• Make time to call a friend this week. Perhaps don’t use zoom—zoom doom is big right now too—just call someone that you love to encourage them. I’ve done this twice in the last week and my mood lifted right away!
  • Be kind to yourself about how much you might be struggling. We are in unprecedented times with this many months of global difficulty paired with winter. It makes sense that you are suffering and it would be a bit strange if you weren’t impacted!
  • Vitamin D—figure out some way to get some sun on your skin most days. Consider getting your Vitamin D levels checked by your doctor. Low Vitamin D can contribute to low mood.
  • Plan something you can look forward to enjoying at some future date. I’m currently planning my husband’s zoom birthday party and it is making me happy to have it out there. Some big percentage of the benefit of a vacation is looking forward to it.
  • If you have a mental health or healthcare worker in your life, do something nice for them. Chances are they are feeling the weight of their clients’ and patients’ struggles as they attempt to care for them.

Vaccines are happening

Spring is coming

We can help each other get to the other side

Magnificent Sex: Lessons from Extraordinary Lovers

This book may upend what many folks think are the elements for great sex. The researchers who wrote this book went after true experts; people over 60 who had been in relationship for 25 years or more and report having magnificent sex. How refreshing! Of course we should be learning from these wise and successful individuals. Why didn’t someone think of this sooner?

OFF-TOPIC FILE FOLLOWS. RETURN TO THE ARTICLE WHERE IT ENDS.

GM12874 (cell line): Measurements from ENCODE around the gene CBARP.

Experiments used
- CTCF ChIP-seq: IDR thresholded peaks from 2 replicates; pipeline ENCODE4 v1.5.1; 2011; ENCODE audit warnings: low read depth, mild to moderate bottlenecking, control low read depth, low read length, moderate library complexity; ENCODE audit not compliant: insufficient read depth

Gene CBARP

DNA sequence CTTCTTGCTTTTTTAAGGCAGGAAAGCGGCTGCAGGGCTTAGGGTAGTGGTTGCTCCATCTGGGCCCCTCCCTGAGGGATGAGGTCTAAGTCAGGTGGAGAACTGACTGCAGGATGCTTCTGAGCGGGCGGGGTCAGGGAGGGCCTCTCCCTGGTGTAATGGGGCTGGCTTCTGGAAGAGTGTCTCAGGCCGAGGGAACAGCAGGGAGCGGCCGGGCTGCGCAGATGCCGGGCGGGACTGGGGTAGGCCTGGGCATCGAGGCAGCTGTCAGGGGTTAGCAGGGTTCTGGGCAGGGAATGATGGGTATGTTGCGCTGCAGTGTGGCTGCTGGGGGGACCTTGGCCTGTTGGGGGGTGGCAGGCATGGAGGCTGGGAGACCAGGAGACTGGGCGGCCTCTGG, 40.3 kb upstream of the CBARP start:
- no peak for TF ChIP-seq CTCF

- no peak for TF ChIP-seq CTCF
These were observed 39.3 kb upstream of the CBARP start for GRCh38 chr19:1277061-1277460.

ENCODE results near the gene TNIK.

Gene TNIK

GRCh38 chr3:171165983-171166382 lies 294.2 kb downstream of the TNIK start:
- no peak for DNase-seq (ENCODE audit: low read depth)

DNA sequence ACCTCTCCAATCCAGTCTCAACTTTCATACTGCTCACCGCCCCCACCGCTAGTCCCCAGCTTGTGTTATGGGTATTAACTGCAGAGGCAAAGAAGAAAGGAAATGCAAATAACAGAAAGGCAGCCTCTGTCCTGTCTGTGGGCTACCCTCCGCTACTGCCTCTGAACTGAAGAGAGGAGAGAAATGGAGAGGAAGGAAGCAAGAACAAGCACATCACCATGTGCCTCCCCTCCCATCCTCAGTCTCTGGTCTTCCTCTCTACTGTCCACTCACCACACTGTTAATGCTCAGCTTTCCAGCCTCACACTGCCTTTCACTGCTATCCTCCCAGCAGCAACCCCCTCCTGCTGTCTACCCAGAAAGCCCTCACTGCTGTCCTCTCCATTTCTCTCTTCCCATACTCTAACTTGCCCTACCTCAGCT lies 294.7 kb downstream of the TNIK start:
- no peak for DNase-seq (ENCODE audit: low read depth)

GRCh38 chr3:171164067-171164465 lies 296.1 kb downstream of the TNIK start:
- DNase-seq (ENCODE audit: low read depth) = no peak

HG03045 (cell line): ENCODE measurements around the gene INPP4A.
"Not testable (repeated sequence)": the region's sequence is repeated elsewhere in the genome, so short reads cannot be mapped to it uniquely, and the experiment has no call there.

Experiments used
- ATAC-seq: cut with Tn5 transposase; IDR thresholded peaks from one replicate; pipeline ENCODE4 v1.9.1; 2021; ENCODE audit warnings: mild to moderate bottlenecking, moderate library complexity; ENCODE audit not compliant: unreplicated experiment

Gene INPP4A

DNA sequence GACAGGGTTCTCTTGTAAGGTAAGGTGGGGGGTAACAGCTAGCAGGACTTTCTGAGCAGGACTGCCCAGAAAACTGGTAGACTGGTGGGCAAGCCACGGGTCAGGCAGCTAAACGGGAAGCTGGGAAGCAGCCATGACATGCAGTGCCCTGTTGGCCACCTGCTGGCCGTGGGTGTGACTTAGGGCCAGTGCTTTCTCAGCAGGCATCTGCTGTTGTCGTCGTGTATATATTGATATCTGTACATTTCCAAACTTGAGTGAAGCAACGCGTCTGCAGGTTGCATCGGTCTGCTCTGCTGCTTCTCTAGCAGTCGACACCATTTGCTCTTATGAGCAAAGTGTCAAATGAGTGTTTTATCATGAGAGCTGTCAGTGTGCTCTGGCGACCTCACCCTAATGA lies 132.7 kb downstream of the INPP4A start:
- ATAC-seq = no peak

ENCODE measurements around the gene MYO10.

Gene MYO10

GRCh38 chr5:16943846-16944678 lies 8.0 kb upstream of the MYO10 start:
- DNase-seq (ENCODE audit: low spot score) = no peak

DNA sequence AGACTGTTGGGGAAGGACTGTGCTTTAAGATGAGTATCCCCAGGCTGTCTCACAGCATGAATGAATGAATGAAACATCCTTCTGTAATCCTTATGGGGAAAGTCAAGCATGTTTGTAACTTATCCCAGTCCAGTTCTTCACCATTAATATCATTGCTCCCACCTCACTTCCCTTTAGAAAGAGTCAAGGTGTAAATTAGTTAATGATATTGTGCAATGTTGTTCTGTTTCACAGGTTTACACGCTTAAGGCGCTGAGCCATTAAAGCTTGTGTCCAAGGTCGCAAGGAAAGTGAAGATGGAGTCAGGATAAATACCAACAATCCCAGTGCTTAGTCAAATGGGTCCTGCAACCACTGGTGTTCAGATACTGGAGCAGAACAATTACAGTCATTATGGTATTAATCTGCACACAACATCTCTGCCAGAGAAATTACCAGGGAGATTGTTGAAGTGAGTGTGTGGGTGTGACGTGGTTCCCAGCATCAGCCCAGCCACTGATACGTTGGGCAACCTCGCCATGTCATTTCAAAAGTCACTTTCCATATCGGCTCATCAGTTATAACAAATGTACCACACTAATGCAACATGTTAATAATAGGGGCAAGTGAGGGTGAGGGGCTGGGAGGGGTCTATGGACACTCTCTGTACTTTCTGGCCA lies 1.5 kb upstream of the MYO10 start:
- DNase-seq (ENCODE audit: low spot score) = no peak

Here are some quotes that caught my attention:

“We have found optimal sexual experiences occur among the young and old, among the healthy as well as disabled or chronically ill.” (p.7)

“We are inclined to suggest that their low desire (people diagnosed with sexual desire disorders) may be evidence of good judgment. We would not expect ‘normal’ people to have strong desires for low quality sex. This book is for them.” (p.7)

According to their research, “being sexually functional is not necessary for optimal sexual experiences; the “bad news is that being sexually functional is not sufficient for optimal sexual experiences.” (p.185)

There are several myths about sex challenged in this book, here is a sampling:

  1. “The notion that sex should be ‘natural and spontaneous’ ranks among the most difficult assumptions to dislodge and among the most deleterious and dangerous to couples…it is a contender for most damaging myth, encouraging individuals to devalue any sexual relations that took effort.” (p 45)
  2. “Magnificent sex in long-term relationships requires not lowering expectations over time…..(many) were less willing to settle for anything less that what they really wanted….they spoke about prioritizing sex in their lives and making time for it.” (p. 50-51)
  3. “May older individuals said that as they mature, magnificent sexual experiences become less about performance, technique and orgasms, and more focused on the relational and spiritual components of the experience.” (p. 52)